New Imaging Technology Tackles Legal Questions

Article excerpt

By Ronda Fears

Journal Record Staff Reporter

After three years of research on "paperless" office machines, Summit Business Systems Inc. of Oklahoma City has just begun selling what it believes is cutting-edge imaging technology.

Many businesses have gone "paperless" by imaging the documents in their files onto a computer disc or tape, thereby eliminating the need for the actual piece of paper. Many government entities have discussed this option as well.

The motive behind imaging is to save space and lower the costs related to physically maintaining a filing system.

There are legal questions about imaging among the business community, though. But many states, including Oklahoma, have adopted laws that at least imply that imaged documents are acceptable in the courts and regulatory agencies. Most states do not prohibit or regulate the use of optical disc records in the private sector.

Summit believes the product it recently began marketing _ Archival Express, manufactured by Southeast Information Retrieval Systems _ is unquestionably accurate and the most reliable source where imaged documents are accepted.

"We spent 3 years researching this market, the vendors and the legality of it," said Summit Sales Director Tony Pezeshkian.

"Yes, it is legal, especially if documents are written on a WORM (write once, read many) disc drive, which is what Archival Express uses. A laser beam marks the disc. You can never alter it; you can never change it.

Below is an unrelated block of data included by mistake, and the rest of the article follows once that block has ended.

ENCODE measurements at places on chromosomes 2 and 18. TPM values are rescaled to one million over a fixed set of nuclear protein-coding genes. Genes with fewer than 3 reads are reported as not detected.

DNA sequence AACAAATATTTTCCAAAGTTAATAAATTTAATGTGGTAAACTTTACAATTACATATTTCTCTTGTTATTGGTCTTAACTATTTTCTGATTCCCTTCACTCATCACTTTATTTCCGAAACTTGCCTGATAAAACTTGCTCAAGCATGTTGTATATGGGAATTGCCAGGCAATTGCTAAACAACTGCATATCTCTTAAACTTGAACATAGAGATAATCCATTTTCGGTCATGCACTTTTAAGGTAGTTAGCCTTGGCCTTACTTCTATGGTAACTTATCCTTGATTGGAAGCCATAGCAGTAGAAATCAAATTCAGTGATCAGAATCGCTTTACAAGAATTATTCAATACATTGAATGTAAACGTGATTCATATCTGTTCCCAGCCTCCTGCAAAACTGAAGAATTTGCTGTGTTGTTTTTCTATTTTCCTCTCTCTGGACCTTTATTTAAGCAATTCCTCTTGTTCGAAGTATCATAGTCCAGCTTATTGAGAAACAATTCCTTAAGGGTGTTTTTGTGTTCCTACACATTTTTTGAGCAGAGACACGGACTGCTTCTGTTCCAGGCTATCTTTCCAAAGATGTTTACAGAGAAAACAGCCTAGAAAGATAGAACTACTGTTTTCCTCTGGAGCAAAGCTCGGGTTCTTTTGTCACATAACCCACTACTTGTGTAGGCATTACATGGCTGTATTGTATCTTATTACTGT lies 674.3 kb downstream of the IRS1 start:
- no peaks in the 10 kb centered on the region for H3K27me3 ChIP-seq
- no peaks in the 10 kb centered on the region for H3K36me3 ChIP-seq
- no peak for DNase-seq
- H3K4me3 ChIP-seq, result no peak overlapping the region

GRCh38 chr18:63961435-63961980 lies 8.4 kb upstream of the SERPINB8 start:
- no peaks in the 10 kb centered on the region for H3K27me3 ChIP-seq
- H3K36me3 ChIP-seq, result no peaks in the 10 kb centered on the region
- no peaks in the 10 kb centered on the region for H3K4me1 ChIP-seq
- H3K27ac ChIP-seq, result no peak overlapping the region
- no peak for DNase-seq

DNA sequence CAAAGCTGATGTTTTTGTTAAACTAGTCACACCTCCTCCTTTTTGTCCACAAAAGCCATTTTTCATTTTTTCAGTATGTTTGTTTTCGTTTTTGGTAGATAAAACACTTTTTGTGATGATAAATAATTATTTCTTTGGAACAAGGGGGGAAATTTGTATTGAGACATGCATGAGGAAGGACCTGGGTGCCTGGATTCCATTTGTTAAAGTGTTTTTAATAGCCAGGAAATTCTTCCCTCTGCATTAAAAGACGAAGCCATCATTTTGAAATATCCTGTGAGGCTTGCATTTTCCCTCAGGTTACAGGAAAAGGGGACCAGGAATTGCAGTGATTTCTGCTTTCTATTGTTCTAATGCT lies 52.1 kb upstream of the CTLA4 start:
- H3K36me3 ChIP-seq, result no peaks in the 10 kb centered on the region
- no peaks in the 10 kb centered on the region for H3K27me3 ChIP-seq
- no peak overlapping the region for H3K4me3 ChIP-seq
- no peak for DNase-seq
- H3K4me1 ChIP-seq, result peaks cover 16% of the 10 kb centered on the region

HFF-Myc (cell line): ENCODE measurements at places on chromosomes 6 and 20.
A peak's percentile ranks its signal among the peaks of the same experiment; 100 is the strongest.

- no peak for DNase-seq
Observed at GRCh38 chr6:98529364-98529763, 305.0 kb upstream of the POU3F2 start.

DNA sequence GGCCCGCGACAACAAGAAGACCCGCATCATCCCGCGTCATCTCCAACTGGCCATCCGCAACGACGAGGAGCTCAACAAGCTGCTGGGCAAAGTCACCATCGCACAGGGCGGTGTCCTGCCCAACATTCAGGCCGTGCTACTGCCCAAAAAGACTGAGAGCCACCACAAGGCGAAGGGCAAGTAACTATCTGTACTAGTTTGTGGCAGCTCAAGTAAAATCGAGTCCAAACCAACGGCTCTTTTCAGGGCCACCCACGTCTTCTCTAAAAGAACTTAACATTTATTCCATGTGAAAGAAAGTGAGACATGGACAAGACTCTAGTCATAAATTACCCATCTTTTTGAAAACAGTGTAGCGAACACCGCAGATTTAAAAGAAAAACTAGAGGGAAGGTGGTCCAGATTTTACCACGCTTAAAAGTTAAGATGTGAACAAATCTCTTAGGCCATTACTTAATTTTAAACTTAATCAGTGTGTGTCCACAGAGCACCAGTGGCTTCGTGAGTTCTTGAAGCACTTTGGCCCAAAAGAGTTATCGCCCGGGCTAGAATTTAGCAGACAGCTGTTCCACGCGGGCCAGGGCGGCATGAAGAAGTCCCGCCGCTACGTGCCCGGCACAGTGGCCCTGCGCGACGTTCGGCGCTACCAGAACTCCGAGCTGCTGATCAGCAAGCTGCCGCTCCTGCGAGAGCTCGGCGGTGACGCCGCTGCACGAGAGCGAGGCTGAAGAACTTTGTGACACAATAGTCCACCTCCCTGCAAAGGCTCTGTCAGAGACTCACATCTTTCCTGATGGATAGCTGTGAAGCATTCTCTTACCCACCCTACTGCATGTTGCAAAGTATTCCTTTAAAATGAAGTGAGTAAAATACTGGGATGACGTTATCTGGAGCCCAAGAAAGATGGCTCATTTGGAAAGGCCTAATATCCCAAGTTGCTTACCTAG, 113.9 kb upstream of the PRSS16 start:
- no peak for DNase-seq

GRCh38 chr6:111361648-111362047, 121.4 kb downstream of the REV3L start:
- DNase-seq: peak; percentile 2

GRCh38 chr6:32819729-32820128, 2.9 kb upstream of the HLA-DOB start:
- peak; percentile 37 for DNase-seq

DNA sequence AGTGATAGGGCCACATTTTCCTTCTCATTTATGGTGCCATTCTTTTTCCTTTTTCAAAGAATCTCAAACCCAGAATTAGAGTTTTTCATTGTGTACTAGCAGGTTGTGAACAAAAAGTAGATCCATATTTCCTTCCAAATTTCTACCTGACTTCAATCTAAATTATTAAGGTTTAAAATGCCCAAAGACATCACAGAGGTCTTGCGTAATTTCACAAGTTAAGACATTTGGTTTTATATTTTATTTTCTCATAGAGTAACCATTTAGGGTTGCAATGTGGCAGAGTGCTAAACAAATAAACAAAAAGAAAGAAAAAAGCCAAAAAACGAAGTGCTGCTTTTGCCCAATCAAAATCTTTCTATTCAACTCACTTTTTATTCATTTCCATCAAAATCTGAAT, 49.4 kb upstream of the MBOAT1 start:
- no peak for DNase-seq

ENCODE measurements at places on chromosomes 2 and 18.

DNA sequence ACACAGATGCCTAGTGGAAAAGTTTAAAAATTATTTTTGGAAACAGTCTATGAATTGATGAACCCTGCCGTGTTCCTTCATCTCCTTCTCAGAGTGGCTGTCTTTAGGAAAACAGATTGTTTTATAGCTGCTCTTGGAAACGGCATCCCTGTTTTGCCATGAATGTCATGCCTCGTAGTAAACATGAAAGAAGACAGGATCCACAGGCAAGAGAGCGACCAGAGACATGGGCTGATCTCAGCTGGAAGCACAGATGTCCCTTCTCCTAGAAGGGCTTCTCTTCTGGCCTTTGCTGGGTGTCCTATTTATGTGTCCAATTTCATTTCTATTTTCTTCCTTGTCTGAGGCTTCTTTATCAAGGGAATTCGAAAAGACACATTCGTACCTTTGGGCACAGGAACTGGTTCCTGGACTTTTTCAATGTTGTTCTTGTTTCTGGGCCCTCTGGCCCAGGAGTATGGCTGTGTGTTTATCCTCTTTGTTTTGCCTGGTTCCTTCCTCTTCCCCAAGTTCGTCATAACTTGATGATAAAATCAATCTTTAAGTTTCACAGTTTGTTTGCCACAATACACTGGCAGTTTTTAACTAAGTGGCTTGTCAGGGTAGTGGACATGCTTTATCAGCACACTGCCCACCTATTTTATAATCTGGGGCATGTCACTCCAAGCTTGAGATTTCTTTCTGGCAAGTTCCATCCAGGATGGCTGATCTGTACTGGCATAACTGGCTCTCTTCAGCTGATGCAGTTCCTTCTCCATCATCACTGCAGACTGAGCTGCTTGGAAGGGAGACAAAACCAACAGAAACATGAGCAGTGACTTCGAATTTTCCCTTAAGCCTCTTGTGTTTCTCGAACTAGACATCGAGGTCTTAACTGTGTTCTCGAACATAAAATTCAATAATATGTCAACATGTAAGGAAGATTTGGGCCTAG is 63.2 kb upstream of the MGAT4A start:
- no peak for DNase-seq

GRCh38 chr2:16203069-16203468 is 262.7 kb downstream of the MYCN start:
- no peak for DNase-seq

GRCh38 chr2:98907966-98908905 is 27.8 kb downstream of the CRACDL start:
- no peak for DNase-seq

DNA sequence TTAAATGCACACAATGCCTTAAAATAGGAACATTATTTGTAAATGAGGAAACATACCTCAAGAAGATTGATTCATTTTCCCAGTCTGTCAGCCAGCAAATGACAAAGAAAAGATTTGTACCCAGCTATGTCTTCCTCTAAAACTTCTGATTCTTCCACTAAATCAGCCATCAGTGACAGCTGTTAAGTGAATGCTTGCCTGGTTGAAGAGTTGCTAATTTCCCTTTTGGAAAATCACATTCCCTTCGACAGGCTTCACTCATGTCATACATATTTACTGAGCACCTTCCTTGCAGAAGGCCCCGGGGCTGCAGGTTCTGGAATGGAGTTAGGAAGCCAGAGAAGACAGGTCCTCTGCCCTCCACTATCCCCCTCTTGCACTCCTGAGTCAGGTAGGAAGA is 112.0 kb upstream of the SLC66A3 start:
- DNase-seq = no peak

"When we looked at what's out there in the market, and there's probably 40 different vendors for this type of product, almost everyone of them are using a laser disc drive or magnetic tape of some sort. Those are fine, but they can be manipulated."

Other forms of imaging tend to be less reliable from a legal standpoint because they can be altered after they have been entered into the system, he said. But other duplication methods besides WORM drive imaging are allowed in some states for filings at courts and regulatory agencies.

So, what is so special about Archival Express?

Archival Express' real advantages, Pezeshkian said, are its speed in retrieving imaged documents and the simplicity in using the machine. It's also affordable, he added.

First, he said, the machine cross indexes every major word in a document, so if a user forgets the official index title under which it is stored, then a word search can be made to locate it. …